A few months ago I got asked about single-type Flying Pokémon and the final sentence of my answer was “no one planned for any of this, it doesn’t make sense, and it’s 20 years too late to do anything about it – but hey, that’s the type chart for you,” which… well, that sums it up, doesn’t it?  I don’t think there’s a single thing that all Flying Pokémon have in common, not even the literal ability to fly, because Dodrio is a Flying-type (and frankly “flight” would also be a pretty generous description of what Gligar and Jumpluff do).  The one single-typed Flying Pokémon we do have, Tornadus, is a sort of wind elemental, but it would be a stretch to say that wind is the unifying core of the Flying type, because a lot of Flying Pokémon like Fearow and Emolga have no wind-related flavour and can only learn wind attacks as egg moves, and now in generation VII we have Minior and Celesteela, who can’t even do that.

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Dosidicus Giygas asks:

There’s an interesting parallel in Gen I between Eevee’s three original evolutions and the three Legendary Birds in terms of typing. Fire, ice, and lightning are common elemental distinctions in RPGs with magic/energy/psionics/whathaveyou, so it makes sense that Pokemon would draw from this tradition for inspiration, though it’s a little odd that there is a discrepancy between Vaporeon (Water Type) and Articuno (Ice Type). Any thoughts on why that is? Furthermore, why didn’t Game Freak apply this logic to the starters, who are halfway there anyway? For something more varied/interesting? For a better justification of type balance?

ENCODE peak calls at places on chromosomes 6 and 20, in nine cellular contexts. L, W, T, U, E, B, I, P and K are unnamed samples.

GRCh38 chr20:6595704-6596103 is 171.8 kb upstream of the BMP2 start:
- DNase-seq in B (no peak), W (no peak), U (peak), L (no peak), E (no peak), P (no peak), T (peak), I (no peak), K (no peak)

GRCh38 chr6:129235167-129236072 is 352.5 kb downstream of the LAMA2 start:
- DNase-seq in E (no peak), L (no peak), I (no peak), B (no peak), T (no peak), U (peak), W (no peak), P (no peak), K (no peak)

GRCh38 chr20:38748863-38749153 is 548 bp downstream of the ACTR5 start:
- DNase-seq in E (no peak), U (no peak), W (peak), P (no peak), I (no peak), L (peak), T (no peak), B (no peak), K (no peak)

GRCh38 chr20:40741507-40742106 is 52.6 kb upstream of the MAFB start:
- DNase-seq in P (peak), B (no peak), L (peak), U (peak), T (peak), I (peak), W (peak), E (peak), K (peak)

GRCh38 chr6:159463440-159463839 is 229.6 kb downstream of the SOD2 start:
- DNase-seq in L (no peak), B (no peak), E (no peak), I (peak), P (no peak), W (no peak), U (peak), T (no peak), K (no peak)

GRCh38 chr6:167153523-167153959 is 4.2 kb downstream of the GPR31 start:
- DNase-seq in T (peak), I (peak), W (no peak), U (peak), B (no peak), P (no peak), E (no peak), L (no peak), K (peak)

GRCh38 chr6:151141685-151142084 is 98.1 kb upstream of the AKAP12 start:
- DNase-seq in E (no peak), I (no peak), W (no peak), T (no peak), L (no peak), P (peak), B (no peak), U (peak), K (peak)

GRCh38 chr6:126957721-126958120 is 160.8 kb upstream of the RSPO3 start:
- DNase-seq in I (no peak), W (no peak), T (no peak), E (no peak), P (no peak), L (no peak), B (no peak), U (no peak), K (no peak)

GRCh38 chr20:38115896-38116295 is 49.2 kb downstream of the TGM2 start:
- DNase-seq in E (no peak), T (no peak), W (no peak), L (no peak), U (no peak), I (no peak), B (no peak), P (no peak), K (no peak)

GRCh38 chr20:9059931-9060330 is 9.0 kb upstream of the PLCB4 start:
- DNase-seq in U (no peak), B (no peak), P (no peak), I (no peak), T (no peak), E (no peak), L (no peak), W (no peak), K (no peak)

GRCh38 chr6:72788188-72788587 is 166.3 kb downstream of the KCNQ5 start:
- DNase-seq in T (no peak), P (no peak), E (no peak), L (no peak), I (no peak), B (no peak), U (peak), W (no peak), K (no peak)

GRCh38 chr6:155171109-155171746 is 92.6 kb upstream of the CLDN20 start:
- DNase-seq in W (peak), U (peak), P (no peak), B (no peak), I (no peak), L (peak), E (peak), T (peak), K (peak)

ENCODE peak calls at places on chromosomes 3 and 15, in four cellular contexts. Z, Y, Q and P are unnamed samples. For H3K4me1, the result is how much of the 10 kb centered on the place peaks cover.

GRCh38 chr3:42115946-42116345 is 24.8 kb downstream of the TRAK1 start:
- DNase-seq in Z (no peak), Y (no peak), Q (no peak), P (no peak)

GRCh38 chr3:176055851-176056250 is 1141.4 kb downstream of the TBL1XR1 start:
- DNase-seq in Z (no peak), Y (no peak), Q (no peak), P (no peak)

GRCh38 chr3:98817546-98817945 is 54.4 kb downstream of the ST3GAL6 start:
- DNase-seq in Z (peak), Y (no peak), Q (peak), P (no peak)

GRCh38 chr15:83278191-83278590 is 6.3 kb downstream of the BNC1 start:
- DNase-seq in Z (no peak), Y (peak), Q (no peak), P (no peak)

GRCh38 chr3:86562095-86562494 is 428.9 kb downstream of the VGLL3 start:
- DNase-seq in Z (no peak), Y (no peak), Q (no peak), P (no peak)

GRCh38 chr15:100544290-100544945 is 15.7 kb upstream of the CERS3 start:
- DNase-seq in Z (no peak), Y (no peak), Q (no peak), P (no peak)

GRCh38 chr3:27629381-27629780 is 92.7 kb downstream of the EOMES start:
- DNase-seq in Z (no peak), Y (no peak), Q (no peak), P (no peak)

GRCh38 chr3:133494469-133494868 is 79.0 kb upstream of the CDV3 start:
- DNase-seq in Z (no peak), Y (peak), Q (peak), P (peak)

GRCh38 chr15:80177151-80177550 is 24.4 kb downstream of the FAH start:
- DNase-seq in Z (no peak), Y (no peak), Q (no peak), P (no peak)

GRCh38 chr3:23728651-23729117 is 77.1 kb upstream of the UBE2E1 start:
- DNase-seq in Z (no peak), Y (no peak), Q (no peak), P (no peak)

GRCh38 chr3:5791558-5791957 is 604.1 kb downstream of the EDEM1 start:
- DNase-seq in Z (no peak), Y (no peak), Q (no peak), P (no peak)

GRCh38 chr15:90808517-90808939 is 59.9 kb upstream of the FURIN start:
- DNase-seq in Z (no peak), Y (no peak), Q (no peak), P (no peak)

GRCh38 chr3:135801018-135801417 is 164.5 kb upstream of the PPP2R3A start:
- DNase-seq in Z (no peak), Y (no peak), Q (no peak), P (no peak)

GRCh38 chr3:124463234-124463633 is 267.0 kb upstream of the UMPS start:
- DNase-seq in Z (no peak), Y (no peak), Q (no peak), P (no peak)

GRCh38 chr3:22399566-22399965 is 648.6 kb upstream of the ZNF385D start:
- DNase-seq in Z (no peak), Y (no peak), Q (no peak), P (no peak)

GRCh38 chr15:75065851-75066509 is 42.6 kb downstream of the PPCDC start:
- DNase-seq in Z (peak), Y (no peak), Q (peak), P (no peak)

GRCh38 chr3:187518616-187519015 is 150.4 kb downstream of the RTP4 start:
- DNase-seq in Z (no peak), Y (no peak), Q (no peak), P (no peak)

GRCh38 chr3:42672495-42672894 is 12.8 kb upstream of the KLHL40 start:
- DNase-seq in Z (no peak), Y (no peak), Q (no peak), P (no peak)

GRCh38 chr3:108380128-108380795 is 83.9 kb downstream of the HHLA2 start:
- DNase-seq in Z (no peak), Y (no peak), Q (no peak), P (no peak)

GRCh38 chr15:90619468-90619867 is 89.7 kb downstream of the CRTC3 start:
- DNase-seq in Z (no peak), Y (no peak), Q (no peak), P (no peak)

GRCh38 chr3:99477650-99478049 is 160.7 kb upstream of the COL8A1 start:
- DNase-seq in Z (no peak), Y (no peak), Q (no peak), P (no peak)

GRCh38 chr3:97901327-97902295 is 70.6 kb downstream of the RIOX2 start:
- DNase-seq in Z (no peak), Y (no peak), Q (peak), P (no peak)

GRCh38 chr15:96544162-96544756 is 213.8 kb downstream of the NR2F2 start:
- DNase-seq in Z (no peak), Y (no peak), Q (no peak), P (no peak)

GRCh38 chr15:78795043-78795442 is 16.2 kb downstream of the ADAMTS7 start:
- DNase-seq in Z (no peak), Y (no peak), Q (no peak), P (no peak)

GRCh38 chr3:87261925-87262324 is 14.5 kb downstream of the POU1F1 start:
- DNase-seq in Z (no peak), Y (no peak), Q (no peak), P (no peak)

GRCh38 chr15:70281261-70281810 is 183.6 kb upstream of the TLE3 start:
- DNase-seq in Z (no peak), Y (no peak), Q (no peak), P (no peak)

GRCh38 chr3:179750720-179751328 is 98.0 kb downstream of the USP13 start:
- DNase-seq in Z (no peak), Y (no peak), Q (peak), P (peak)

Type balance isn’t exactly right, because I don’t think it’s about fairness, or at least not entirely, but it’s something like that.  Grass/Fire/Water has this nice rock/paper/scissors relationship that serves as an easy and intuitive introduction to one of Pokémon’s core mechanics, which is a pretty valuable thing for new players.  It doesn’t really work if you try to shoehorn Electric in there, because thematically there just isn’t an obvious relationship between Electric and Fire.  Other games that use Fire/Ice/Lightning don’t usually have “type advantages” in the same way as Pokémon does; several iterations of Final Fantasy, for example, have Fire and Ice being strong against each other, with Lightning doing its own thing (often being strong against mechanical enemies); Final Fantasy X adds Water as a fourth element to form another opposed pair with Lightning.  Pokémon just has different needs to those games.

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[Asks: Asks: Asks: Asks:] asks:

How do you feel about the lack of single type Flying pokemon? I’ve always felt it was odd that there is only one pure Flying type.